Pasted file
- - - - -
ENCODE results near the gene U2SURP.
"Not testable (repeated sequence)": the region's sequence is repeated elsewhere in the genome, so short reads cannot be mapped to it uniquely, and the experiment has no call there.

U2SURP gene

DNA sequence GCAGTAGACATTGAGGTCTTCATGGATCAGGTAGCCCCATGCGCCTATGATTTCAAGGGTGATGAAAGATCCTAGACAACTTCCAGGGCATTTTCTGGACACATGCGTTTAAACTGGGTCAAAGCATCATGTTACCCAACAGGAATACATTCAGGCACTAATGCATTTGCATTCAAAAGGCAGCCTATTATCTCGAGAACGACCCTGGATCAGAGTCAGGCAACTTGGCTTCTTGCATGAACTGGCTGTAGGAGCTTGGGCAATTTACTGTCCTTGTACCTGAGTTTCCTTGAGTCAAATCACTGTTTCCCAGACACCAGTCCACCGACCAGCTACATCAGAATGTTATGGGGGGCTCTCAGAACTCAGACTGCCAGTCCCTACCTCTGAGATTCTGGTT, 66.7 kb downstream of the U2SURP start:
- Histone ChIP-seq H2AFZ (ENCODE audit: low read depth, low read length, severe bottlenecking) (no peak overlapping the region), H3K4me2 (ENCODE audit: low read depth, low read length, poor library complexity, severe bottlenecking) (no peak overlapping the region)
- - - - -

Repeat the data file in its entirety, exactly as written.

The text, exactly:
ENCODE results near the gene U2SURP.
"Not testable (repeated sequence)": the region's sequence is repeated elsewhere in the genome, so short reads cannot be mapped to it uniquely, and the experiment has no call there.

U2SURP gene

DNA sequence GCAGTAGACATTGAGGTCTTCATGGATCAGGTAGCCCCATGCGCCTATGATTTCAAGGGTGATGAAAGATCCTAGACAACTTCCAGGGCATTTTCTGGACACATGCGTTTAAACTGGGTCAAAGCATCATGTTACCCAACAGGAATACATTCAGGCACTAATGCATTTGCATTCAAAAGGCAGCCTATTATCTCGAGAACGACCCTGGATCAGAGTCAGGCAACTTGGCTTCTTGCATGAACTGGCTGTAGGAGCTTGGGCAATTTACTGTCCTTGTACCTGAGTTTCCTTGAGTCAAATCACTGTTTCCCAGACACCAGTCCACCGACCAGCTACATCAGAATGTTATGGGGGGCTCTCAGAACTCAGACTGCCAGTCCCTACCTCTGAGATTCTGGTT, 66.7 kb downstream of the U2SURP start:
- Histone ChIP-seq H2AFZ (ENCODE audit: low read depth, low read length, severe bottlenecking) (no peak overlapping the region), H3K4me2 (ENCODE audit: low read depth, low read length, poor library complexity, severe bottlenecking) (no peak overlapping the region)